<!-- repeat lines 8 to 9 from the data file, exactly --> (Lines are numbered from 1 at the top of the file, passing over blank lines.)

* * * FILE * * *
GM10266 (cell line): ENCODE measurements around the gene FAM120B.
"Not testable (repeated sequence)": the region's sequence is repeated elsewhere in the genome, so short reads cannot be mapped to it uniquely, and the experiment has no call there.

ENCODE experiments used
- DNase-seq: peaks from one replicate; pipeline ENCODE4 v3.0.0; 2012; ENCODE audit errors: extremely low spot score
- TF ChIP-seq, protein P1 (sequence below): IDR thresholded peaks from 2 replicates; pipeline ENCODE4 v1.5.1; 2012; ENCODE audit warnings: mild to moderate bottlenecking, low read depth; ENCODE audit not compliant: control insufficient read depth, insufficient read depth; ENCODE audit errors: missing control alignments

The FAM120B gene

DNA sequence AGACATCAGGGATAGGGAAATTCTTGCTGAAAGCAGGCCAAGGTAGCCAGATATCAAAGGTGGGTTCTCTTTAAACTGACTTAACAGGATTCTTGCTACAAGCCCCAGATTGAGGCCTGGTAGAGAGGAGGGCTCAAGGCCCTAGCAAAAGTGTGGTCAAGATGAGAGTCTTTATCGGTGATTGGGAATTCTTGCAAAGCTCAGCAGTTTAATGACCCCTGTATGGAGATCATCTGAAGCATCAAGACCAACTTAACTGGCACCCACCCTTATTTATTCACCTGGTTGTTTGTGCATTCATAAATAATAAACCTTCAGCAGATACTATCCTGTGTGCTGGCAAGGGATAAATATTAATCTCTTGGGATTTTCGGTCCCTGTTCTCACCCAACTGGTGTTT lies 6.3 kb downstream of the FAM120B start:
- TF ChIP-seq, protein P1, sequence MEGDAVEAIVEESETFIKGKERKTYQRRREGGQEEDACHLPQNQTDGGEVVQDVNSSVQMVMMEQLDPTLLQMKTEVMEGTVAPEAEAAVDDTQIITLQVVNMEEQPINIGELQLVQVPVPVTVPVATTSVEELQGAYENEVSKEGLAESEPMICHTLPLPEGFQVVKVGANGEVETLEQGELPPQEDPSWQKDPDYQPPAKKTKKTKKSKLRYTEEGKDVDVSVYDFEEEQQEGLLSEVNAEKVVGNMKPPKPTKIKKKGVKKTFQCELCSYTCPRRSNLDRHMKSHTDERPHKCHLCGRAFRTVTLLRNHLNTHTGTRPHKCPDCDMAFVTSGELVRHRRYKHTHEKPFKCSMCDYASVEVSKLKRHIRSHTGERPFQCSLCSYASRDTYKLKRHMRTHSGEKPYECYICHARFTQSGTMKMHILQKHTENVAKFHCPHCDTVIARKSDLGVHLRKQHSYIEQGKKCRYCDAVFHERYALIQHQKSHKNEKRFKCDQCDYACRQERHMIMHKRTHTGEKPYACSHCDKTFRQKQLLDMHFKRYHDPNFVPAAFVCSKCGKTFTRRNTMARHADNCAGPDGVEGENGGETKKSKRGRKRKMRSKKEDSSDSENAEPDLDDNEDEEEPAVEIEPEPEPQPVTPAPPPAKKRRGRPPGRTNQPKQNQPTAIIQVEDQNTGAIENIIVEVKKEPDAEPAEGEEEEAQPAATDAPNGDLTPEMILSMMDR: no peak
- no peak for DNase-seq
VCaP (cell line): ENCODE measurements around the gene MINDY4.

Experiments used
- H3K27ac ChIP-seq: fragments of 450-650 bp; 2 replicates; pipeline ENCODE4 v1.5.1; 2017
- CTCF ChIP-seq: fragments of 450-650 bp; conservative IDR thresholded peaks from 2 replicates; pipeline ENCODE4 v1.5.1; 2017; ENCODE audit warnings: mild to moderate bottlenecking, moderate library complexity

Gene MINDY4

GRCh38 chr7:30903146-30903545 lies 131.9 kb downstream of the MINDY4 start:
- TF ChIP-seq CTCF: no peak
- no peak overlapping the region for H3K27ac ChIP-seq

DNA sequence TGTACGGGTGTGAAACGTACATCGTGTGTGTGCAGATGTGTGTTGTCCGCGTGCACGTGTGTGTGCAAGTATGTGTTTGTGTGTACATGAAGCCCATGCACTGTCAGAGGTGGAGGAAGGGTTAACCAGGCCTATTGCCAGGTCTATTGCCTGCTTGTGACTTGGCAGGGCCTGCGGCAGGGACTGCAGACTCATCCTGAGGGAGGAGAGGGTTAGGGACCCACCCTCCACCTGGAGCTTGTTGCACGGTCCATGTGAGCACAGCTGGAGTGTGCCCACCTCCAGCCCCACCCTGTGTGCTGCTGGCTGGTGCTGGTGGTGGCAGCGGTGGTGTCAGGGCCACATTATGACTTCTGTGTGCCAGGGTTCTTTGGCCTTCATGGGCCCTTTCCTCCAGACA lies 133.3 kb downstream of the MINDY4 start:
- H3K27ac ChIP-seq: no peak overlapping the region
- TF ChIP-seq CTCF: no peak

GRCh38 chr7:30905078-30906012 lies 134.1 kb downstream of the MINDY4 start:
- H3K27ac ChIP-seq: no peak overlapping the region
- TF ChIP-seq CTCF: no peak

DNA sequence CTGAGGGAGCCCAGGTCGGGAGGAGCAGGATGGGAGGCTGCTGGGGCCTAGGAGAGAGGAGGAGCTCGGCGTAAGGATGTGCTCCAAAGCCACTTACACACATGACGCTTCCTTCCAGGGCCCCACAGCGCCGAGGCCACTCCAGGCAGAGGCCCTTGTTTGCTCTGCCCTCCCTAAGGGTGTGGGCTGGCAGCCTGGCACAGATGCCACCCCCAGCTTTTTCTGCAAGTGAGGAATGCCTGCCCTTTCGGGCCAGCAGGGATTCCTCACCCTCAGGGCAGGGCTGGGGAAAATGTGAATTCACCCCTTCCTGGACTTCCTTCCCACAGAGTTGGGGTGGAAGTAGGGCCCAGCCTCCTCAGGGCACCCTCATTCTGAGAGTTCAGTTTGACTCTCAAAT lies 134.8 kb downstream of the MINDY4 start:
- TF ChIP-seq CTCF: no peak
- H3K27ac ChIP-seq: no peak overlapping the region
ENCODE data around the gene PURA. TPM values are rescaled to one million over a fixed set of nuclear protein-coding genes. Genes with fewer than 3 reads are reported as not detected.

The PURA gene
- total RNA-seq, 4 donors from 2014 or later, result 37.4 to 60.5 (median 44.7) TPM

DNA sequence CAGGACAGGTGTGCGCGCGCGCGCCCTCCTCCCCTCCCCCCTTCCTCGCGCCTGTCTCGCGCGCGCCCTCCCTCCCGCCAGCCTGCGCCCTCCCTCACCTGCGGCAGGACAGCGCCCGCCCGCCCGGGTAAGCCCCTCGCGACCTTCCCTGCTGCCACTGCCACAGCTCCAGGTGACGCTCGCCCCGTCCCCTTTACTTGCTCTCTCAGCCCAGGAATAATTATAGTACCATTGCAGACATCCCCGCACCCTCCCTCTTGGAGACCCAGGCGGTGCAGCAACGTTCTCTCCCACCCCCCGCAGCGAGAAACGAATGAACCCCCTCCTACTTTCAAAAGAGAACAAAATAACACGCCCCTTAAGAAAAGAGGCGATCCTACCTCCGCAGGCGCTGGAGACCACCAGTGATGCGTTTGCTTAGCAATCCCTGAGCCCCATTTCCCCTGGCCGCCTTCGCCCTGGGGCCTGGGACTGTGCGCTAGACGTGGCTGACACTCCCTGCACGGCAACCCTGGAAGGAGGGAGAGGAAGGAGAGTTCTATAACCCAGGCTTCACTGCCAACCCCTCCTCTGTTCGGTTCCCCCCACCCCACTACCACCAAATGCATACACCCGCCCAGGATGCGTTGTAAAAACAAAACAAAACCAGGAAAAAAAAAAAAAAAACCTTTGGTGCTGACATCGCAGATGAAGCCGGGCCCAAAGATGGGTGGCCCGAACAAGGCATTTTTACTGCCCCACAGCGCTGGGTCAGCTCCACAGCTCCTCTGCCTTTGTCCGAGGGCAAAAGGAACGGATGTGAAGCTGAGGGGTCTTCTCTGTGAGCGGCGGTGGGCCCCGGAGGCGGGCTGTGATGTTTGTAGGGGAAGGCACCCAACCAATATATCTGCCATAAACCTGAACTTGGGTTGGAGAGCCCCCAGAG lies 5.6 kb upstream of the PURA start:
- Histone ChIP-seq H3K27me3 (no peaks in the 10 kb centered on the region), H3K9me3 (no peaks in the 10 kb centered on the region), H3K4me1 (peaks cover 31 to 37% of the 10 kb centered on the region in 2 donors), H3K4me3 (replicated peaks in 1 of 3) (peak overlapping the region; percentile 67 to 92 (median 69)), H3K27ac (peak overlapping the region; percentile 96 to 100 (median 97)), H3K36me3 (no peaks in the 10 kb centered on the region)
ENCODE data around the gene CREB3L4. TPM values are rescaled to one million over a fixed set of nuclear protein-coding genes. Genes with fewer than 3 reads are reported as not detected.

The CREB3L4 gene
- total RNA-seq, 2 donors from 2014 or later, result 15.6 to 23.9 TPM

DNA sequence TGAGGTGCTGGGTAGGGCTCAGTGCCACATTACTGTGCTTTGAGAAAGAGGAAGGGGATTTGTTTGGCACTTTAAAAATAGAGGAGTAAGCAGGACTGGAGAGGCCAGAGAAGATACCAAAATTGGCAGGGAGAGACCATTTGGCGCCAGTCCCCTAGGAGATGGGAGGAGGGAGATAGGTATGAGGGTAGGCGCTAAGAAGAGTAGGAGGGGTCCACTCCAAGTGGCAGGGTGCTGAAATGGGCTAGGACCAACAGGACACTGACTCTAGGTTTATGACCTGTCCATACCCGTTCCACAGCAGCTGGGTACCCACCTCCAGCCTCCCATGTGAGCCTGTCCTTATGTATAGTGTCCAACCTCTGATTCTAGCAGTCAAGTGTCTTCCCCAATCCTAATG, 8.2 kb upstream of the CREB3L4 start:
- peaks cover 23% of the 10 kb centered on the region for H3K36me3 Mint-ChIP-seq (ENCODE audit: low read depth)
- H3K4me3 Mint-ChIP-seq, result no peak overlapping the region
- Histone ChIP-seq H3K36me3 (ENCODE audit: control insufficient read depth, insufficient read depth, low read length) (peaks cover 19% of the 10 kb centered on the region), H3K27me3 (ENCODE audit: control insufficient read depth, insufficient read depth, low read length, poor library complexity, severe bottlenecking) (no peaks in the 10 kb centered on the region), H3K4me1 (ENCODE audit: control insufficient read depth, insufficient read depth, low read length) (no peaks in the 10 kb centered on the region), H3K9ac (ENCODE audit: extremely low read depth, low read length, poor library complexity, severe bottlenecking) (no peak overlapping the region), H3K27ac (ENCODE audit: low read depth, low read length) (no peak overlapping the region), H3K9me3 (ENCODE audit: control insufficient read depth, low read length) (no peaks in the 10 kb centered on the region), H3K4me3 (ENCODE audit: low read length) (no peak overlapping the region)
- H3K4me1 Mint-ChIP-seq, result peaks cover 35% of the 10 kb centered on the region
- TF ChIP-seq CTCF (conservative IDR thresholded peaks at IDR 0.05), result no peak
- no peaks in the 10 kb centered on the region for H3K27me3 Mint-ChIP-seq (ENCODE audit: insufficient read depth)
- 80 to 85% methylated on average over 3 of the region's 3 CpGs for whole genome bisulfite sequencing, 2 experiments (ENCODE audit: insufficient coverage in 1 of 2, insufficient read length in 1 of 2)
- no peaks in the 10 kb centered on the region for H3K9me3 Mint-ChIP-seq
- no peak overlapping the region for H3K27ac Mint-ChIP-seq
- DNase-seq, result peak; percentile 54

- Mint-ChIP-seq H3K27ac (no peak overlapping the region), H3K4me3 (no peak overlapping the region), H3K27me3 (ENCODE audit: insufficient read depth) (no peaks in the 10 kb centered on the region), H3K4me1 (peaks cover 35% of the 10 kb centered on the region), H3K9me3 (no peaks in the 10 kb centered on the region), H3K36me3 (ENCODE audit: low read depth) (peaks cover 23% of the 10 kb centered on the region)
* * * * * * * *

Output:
- TF ChIP-seq, protein P1, sequence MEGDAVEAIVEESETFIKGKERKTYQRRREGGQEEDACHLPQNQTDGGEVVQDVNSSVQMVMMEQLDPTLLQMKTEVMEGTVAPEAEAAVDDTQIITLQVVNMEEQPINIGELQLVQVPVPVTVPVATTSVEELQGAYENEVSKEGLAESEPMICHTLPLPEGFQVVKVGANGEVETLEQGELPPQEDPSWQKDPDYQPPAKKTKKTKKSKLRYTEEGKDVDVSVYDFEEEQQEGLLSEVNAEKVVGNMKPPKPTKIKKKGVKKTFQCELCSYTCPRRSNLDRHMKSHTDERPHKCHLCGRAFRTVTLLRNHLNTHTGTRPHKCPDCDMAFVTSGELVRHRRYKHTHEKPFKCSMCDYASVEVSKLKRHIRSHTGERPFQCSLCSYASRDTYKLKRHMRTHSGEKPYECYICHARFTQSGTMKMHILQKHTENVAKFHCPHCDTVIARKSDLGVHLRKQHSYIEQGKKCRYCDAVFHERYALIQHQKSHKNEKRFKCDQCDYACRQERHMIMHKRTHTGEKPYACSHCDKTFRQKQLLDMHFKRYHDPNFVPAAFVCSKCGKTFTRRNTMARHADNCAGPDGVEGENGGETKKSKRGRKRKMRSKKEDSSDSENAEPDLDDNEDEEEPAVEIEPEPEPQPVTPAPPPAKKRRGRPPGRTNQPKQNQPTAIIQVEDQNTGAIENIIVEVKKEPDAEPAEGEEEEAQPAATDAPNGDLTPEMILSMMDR: no peak
- no peak for DNase-seq